Exploring Local
Mike Dobson of TeleMapics on Local Search and All Things Geospatial

Maps, Schnaps!

May 16th, 2007 by MDob

Last week I was talking to a potential client, a second-tier local search provider, about their use of maps and how the maps might be redesigned to better support their SERPs.  This particular company uses maps in manner that does not add to the utility of their site, in addition, the design of the maps is so poor as to attract unwanted attention, much as a wart with a hair growing out of it does on an otherwise smooth face.

I was told that a well-known ASP, who provides the company’s maps, was in the process of provisioning a new release of their mapping system that addressed many of the visual design problems with the current maps.  This was followed by a comment that things were looking up because the senior managers of the company were pleased with the look of the new map design.  I responded that this was great news, but wanted to know if there were any additional requirements that had been specified for the maps, based on either a formal or informal requirements analysis regarding the functionalities needed to support the strategy behind the business objectives set for their service.  The silence that followed was uncomfortable, but not unexpected.

The scenario started me thinking once again about the use of geographic data in local search.  While the use of maps and other displays of spatial data is considered a “must have” in local search, it appears that the reasons for the various uses of geography (or its representations) in local search are complicated and worthy of examination. 

Consider the inclusion of maps in local search –

At the recent Kelsey Drill Down 07 conference on local search
Peter Horan, President of Media and Advertising for Interactive Corp (IAC), when asked about the company’s new, interactive map format that  allows users to annotate and mark-up the map, responded “…local is not about reading, it is about doing”.  (This is from my scribbled notes.  I apologize if the wording is not exact.)  Nice comment for the map makers in the crowd, but what does this really mean.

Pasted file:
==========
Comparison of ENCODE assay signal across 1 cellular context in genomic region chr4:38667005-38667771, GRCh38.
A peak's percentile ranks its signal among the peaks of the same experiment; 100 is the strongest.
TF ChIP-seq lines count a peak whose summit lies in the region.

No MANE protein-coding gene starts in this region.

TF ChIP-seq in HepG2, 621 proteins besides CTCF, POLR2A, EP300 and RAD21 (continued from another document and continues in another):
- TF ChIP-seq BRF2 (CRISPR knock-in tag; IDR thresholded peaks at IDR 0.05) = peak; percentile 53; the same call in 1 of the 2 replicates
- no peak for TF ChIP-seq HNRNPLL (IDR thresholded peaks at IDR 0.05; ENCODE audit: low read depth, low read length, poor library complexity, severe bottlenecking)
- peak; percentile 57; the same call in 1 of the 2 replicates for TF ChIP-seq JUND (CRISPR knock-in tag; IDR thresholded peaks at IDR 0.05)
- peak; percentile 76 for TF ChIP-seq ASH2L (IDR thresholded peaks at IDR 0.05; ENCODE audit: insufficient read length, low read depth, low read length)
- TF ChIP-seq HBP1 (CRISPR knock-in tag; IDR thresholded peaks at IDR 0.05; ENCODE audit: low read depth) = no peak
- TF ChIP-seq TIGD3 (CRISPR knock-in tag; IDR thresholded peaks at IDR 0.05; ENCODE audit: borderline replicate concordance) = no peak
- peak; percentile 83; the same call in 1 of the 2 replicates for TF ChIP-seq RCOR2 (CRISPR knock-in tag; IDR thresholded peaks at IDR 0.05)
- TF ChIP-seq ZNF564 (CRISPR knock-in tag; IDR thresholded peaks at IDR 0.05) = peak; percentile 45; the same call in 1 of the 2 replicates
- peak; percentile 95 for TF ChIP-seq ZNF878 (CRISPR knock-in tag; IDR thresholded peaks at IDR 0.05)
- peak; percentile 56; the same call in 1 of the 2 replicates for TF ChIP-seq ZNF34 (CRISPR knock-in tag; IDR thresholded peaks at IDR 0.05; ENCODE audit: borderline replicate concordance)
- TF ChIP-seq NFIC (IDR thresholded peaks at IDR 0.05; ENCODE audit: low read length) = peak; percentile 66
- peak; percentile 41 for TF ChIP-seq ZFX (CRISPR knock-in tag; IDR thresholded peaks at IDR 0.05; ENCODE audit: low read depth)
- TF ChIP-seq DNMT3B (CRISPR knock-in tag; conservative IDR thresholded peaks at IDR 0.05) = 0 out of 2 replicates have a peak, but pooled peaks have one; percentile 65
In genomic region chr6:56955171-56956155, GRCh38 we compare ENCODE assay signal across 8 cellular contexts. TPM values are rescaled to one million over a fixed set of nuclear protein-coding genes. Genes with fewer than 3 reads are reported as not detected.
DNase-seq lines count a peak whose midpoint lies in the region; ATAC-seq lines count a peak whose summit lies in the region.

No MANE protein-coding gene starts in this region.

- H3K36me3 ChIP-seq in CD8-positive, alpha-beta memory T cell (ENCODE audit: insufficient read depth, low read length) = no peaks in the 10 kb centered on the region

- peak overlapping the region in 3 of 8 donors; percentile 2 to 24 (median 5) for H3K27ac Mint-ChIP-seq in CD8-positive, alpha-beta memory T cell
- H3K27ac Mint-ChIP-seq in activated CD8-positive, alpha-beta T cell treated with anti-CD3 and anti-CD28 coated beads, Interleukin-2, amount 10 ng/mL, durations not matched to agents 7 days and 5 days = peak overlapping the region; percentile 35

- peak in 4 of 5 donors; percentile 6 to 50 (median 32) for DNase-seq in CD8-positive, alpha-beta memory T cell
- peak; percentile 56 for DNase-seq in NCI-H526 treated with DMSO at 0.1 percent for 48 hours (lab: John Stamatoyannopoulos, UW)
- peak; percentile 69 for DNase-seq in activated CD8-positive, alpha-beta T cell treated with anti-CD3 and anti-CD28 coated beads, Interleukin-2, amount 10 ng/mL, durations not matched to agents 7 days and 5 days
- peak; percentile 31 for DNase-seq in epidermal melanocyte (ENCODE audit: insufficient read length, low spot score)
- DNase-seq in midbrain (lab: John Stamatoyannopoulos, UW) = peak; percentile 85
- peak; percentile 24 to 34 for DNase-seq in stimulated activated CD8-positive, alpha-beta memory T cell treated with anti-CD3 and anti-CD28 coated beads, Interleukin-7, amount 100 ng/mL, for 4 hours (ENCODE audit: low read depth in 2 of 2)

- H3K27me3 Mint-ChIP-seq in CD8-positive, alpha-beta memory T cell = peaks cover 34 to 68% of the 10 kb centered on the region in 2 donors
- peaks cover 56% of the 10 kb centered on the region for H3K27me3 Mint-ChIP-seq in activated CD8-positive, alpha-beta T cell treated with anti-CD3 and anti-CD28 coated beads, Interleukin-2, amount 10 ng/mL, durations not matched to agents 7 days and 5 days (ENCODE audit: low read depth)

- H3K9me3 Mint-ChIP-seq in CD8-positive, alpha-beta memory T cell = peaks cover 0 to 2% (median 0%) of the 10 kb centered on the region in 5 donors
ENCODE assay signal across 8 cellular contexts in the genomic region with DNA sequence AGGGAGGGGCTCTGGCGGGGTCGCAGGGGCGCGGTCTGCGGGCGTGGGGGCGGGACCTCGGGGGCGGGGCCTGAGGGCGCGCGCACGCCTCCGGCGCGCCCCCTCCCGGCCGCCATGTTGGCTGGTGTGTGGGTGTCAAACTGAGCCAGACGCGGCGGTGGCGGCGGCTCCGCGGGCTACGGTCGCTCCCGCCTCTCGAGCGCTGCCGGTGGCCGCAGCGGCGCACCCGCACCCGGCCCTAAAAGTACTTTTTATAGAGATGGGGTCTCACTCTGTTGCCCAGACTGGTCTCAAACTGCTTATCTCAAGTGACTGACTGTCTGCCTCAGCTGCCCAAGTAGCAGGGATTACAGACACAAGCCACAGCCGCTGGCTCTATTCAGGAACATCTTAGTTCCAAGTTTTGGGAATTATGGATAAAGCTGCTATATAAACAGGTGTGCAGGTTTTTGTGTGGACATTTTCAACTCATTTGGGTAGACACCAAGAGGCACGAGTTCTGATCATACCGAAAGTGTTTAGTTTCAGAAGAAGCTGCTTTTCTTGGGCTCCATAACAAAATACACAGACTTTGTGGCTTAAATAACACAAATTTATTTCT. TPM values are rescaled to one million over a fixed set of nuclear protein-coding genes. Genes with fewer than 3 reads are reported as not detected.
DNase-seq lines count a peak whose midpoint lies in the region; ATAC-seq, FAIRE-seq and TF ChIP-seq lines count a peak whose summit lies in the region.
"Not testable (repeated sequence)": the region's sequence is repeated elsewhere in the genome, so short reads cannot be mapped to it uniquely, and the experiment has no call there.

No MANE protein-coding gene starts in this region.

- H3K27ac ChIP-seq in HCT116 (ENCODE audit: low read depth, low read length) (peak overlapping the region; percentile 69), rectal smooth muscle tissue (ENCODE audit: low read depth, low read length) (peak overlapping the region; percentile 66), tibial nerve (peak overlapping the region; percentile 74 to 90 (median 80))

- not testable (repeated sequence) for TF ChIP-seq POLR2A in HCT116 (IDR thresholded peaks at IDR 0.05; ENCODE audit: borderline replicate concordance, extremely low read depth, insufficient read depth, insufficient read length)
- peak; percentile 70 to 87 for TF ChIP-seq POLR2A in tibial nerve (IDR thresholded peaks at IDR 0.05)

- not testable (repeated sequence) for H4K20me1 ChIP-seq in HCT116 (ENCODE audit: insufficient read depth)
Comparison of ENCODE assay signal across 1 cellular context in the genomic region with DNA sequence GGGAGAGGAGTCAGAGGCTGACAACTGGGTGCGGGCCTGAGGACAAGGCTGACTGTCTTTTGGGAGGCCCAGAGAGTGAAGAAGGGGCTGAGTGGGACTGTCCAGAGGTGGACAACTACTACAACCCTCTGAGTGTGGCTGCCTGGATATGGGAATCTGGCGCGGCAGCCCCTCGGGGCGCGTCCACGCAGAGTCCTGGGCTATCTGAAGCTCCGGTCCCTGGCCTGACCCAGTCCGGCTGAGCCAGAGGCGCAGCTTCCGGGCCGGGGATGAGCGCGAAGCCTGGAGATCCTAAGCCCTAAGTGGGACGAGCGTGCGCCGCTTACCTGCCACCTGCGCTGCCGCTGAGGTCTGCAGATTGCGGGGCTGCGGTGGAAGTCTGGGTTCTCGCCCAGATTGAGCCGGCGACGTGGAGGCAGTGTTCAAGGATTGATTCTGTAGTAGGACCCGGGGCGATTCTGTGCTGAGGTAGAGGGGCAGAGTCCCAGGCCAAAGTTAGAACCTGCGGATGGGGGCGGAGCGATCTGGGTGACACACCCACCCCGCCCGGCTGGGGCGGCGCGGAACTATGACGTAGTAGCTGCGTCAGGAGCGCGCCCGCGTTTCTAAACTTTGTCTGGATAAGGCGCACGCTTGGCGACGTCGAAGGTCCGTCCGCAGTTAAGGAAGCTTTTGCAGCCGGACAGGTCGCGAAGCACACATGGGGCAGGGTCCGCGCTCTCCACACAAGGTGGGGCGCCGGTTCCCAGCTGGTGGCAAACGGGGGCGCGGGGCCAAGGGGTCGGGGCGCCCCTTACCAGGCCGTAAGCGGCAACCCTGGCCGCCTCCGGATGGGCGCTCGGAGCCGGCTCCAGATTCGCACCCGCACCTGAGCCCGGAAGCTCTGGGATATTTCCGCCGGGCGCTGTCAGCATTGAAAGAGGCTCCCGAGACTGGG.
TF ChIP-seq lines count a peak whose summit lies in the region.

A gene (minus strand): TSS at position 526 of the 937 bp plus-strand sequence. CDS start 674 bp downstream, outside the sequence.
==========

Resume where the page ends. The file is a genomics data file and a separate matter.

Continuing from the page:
Conversely Peter Krasilovsky (http://localonliner.com/?p=347), in a blog titled “Closing the Map and Revenue Gap”, indicated his concern with the map-centric focus of some sites by asking “But is it really clear that they are the future of directories? As things stand, I could see an equation where maybe 15 percent of usage is map-driven, while 85 percent is “traditional.” You don’t always need a map, OK?” “  Undoubtedly true, but do local search companies really understand the search task well enough to know when to provide a geospatial display and when one isn’t necessary?

While maps are obvious points of debate, what about the inaccuracies of geocoding and how can they be resolved?  How about the error induced in search based on the use of straight line distances between search origins and potential targets?  Yep, SERPs may show you the closest places based on distance, it just isn’t driving distance – unless you have a helicopter parked outside!

Issues related to and surrounding the strategic use of geographical data will be the main focus of our TeleMapics blog.  Of course, we spend a lot of time noodling on the market trends in local search and will comment on these and more, so stay tuned.

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Posted in Local Search, Mapping

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